The Light at the Edge of the Universe is something of an odd book. It was written by Michael Lemonick, a science writer for the likes of TIME, rather than a researcher, and frequently reminds one of a travel program as the author goes visiting various astrophysicists around the US. It is filled with strange details (Lemonick seems to insist of painting an unflattering word picture of each of the scientists he talks to ... what point is there if Dr. X looks "rumpled" or Dr. Y has a receding hairline, especially if you're including photos of each?) which have little bearing on the point of the narrative. Of course, there is no "point", really, as it a survey of different people's work on inter-related scientific issues ... I only wish it didn't have quite the "what I did on my summer vacation" feel to it. Oh, well.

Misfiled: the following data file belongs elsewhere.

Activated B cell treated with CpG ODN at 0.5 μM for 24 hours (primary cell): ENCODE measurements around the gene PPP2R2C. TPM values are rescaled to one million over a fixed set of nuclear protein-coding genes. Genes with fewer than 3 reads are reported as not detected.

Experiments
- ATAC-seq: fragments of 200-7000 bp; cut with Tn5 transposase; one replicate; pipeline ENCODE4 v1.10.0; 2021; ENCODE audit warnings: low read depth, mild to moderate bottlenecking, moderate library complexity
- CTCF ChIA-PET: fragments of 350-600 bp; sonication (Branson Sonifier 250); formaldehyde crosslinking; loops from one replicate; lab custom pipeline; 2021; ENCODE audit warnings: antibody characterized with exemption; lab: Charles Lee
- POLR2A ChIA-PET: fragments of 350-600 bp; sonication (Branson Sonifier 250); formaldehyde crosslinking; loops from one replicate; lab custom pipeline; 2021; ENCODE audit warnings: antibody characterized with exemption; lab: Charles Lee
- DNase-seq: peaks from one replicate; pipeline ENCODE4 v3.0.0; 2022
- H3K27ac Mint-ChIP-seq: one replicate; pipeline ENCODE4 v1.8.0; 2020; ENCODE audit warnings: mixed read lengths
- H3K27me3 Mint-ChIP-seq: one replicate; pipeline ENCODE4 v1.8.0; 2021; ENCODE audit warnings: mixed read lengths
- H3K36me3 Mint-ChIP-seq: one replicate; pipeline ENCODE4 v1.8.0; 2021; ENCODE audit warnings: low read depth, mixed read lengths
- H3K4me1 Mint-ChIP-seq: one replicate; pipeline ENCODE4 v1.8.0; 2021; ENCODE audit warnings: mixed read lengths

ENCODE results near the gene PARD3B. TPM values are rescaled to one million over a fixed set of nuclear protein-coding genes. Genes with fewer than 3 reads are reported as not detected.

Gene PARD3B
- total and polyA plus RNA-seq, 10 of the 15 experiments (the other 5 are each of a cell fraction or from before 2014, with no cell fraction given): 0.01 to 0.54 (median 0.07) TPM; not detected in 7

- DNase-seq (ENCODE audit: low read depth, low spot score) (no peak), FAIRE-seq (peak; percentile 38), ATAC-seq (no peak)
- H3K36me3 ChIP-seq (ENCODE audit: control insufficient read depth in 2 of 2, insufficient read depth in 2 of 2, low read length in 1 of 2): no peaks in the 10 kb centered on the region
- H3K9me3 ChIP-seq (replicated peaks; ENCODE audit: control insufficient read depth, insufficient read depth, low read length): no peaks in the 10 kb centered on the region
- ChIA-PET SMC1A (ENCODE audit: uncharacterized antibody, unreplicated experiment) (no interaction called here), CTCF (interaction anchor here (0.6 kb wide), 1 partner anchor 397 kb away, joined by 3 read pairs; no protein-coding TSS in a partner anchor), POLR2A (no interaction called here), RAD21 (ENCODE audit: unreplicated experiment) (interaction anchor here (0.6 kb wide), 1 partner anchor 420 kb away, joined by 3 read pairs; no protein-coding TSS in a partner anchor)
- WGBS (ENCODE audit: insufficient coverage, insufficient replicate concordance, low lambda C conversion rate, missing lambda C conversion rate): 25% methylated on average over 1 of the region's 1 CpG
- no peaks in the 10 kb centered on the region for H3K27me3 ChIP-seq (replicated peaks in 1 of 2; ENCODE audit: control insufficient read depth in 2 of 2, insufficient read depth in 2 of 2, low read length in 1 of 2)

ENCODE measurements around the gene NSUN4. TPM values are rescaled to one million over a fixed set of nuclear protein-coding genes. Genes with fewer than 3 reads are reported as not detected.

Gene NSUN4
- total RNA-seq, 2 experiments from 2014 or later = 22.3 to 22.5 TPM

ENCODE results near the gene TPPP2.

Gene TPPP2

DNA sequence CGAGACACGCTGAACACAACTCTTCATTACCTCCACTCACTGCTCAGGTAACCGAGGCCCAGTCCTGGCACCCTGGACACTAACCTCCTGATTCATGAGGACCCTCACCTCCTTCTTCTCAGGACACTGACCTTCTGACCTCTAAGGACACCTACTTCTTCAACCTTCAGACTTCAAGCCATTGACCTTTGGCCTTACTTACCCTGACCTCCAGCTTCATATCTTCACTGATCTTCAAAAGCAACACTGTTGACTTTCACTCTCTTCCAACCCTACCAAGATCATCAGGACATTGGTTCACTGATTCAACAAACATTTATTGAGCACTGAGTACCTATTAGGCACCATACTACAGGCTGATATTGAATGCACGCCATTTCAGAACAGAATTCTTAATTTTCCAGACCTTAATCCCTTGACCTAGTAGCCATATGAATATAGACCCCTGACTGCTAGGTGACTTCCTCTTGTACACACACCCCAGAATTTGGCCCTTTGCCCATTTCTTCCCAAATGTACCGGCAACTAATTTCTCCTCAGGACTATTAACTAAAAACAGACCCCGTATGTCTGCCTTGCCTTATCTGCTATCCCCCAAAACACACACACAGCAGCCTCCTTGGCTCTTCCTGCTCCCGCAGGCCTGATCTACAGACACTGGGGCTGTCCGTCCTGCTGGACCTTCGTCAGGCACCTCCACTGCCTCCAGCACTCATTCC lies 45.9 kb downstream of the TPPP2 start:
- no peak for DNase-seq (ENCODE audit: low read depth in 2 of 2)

I have another half dozen or so books on similar topics (cosmology, etc.) waiting for me, but I felt I needed to disengage from this a bit to be able to go into the next "serious" book fresh, so I'm taking a bit of a break for the middle reading station and jumping into William Gibson's now-classic Neuromancer, which has likewise been sitting on the shelf for the past decade (but I trust that this will have "aged better" than the early 90's "cutting edge science" things!).